This study [11] has limitations that have been recognised by the authors, which include the survey data that is dominated by patient data from Africa and the heterogeneity of data generated by certain countries. Nevertheless, the publication contributes significantly to the question for policy makers and programme funders as whether to use both MUAC and WTH or just MUAC as indicators of malnutrition. Although to our knowledge this is the first study using such a large patient database and rigorous statistical methods to answer this question, other studies have highlighted concerns regarding using MUAC as only criterion for therapeutic feeding. Grellety et al. [12] published a study from Sudan indicating that MUAC only identified more severely malnourished children with a higher risk of mortality but failed to identify a third of the children who died. A study by Isanaka et al. [13] investigated differences in children identified for therapeutic feeding by MUAC and/or WHT in terms of demographic, anthropometric, clinical, and laboratory and treatment response characteristics and found that using MUAC only identified younger and more female children but did not well differentiate children in terms of other measures of nutritional vulnerability. There are also clear population differences, highlighted by Dasgupta et al. [14] in their study when using either MUAC and WHT in India. The stunting levels in India are higher than in Africa and that study found that 26 % of the children who had a WTH ≤ −3 were severely stunted compared to 60.9 % of children with a MUAC ≤115 mm.

Conclusion

This study [11] provides important evidence to indicate that MUAC is not superior to WTH in the assessment of malnutrition in children requiring therapeutic feeding. It supports concerns highlighted by other authors that using MUAC as single parameter may lead to a significant number of vulnerable children not being identified with malnutrition. As such, Grellety & Golden provide robust data that both these measures should be used when identifying children GAM/SAM as they complement each other and better account for country and population differences if used together.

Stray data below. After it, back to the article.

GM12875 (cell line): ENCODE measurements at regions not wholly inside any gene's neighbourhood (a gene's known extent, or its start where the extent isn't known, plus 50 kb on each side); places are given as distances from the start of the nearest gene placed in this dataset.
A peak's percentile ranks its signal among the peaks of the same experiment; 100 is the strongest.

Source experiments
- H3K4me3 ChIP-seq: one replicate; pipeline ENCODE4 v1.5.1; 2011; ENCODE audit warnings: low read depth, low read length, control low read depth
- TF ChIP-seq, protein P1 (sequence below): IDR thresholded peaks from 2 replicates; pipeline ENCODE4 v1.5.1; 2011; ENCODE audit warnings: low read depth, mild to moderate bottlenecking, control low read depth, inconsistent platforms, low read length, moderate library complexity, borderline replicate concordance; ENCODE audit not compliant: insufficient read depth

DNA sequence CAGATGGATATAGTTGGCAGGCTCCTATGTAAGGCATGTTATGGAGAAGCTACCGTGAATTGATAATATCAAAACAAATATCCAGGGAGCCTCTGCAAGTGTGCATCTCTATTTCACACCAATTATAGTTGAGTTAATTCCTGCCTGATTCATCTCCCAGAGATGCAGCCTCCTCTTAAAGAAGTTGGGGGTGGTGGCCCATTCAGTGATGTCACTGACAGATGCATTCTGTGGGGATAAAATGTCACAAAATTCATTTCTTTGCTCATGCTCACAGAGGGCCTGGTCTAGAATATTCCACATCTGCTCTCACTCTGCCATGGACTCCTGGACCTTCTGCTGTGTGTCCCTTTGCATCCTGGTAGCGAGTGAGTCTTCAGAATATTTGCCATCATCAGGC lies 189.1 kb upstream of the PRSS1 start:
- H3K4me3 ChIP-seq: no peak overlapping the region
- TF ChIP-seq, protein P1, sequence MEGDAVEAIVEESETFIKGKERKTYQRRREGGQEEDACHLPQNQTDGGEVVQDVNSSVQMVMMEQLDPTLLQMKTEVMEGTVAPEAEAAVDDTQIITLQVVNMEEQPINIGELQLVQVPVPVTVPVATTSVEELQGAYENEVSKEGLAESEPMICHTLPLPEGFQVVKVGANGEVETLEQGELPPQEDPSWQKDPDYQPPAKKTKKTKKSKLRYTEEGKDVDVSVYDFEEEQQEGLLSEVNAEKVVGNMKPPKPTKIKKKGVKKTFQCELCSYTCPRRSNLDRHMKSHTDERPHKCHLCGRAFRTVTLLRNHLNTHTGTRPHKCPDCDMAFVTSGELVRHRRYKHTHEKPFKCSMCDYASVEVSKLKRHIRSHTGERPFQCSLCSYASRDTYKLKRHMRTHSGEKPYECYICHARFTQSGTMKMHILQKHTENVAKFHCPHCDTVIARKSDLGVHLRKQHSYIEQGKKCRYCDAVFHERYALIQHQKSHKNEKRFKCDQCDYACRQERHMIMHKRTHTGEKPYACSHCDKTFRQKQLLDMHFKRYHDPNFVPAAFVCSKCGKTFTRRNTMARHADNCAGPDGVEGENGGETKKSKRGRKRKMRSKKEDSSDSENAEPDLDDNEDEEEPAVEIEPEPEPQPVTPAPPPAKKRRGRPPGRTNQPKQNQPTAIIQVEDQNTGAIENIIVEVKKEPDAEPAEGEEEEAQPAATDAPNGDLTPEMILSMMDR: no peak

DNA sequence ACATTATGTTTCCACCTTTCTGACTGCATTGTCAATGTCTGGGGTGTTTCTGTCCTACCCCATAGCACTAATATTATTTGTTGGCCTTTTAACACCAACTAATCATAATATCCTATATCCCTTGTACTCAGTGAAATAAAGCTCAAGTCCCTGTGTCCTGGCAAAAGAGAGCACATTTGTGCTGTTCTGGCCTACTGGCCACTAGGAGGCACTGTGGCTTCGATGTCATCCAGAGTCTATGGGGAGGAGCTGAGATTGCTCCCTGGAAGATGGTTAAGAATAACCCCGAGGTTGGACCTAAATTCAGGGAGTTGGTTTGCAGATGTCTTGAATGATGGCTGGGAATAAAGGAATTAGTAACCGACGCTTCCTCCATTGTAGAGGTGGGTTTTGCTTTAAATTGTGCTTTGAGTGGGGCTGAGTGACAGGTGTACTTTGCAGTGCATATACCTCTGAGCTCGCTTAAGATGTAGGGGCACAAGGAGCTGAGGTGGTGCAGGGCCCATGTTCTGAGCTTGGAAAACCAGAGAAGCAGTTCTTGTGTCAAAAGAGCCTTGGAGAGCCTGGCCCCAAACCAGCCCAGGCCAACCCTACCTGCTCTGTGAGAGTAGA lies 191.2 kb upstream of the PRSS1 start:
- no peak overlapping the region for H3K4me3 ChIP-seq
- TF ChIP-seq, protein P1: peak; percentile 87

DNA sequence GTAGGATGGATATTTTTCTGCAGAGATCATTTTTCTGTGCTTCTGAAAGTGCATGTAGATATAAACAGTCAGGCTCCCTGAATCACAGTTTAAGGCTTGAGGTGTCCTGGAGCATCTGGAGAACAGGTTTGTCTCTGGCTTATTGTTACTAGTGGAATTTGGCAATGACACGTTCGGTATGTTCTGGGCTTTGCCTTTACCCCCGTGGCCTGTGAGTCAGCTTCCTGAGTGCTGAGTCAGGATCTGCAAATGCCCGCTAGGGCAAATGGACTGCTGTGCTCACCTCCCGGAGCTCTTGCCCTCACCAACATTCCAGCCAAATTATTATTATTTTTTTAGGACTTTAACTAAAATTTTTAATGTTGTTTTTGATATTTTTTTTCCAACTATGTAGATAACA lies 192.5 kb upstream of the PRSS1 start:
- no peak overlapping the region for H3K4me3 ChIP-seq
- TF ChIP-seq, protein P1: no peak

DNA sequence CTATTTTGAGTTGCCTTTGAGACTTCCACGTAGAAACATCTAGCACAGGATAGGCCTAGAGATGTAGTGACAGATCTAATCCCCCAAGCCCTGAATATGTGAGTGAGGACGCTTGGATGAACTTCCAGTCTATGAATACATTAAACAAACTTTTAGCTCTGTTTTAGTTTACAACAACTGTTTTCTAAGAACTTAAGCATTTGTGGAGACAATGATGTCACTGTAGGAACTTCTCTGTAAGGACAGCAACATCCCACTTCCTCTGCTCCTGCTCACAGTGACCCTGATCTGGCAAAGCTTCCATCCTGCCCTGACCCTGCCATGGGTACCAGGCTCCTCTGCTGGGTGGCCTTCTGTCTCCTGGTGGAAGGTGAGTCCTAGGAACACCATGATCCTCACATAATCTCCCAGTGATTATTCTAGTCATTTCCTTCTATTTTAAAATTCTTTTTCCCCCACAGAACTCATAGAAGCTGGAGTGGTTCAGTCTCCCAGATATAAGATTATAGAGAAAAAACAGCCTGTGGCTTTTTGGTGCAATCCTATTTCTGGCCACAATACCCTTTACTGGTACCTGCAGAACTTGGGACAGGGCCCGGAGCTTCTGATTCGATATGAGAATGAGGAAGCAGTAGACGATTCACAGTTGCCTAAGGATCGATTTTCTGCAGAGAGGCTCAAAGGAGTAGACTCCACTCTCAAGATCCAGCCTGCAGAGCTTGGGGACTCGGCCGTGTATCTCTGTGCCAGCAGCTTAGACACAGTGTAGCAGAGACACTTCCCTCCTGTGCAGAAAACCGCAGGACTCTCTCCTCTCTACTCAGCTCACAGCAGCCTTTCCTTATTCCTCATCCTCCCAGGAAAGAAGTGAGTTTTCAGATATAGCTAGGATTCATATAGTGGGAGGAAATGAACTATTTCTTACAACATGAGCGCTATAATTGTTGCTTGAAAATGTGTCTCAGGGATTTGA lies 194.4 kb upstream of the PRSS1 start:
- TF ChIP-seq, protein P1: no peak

Abbreviations

GAM: 

Global acute malnutrition

MUAC: 

Mid-upper-arm-circumference

SAM: 

Severe acute malnutrition

SD: 

Standard deviation

UNICEF: 

United Nation Children Fund

WTH: 

Weight-for-height

WHO: 

World Health Organisation

Declarations

Open AccessThis article is distributed under the terms of the Creative Commons Attribution 4.0 International License (http://creativecommons.org/licenses/by/4.0/), which permits unrestricted use, distribution, and reproduction in any medium, provided you give appropriate credit to the original author(s) and the source, provide a link to the Creative Commons license, and indicate if changes were made. The Creative Commons Public Domain Dedication waiver (http://creativecommons.org/publicdomain/zero/1.0/) applies to the data made available in this article, unless otherwise stated.

Authors’ Affiliations

(1)
Department Paediatric Imperial College
(2)
Department of Nutrition and Dietetics, University Hospital Southampton NHS Trust

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Copyright

© Meyer and Marino. 2016